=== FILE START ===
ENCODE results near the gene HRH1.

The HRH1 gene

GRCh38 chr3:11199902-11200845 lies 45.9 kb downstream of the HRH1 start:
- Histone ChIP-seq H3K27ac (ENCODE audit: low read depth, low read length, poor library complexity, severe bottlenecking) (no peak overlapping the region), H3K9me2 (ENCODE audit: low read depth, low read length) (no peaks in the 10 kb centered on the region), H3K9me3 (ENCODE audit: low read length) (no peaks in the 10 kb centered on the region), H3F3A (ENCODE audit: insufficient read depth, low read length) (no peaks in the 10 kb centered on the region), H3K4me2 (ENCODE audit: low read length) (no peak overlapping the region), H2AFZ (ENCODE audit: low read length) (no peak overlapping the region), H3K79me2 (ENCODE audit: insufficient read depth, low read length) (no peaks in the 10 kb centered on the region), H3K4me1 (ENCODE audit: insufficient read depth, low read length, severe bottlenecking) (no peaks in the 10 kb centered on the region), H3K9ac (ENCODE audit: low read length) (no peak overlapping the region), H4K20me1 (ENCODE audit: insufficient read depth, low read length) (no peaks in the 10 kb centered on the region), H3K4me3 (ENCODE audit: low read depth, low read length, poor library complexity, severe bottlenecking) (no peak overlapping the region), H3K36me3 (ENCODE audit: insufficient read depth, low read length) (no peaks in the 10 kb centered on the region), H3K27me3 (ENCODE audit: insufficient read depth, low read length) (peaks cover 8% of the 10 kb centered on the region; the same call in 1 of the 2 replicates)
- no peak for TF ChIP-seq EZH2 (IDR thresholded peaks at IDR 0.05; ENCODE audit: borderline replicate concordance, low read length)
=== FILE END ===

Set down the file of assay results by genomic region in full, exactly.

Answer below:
ENCODE results near the gene HRH1.

The HRH1 gene

GRCh38 chr3:11199902-11200845 lies 45.9 kb downstream of the HRH1 start:
- Histone ChIP-seq H3K27ac (ENCODE audit: low read depth, low read length, poor library complexity, severe bottlenecking) (no peak overlapping the region), H3K9me2 (ENCODE audit: low read depth, low read length) (no peaks in the 10 kb centered on the region), H3K9me3 (ENCODE audit: low read length) (no peaks in the 10 kb centered on the region), H3F3A (ENCODE audit: insufficient read depth, low read length) (no peaks in the 10 kb centered on the region), H3K4me2 (ENCODE audit: low read length) (no peak overlapping the region), H2AFZ (ENCODE audit: low read length) (no peak overlapping the region), H3K79me2 (ENCODE audit: insufficient read depth, low read length) (no peaks in the 10 kb centered on the region), H3K4me1 (ENCODE audit: insufficient read depth, low read length, severe bottlenecking) (no peaks in the 10 kb centered on the region), H3K9ac (ENCODE audit: low read length) (no peak overlapping the region), H4K20me1 (ENCODE audit: insufficient read depth, low read length) (no peaks in the 10 kb centered on the region), H3K4me3 (ENCODE audit: low read depth, low read length, poor library complexity, severe bottlenecking) (no peak overlapping the region), H3K36me3 (ENCODE audit: insufficient read depth, low read length) (no peaks in the 10 kb centered on the region), H3K27me3 (ENCODE audit: insufficient read depth, low read length) (peaks cover 8% of the 10 kb centered on the region; the same call in 1 of the 2 replicates)
- no peak for TF ChIP-seq EZH2 (IDR thresholded peaks at IDR 0.05; ENCODE audit: borderline replicate concordance, low read length)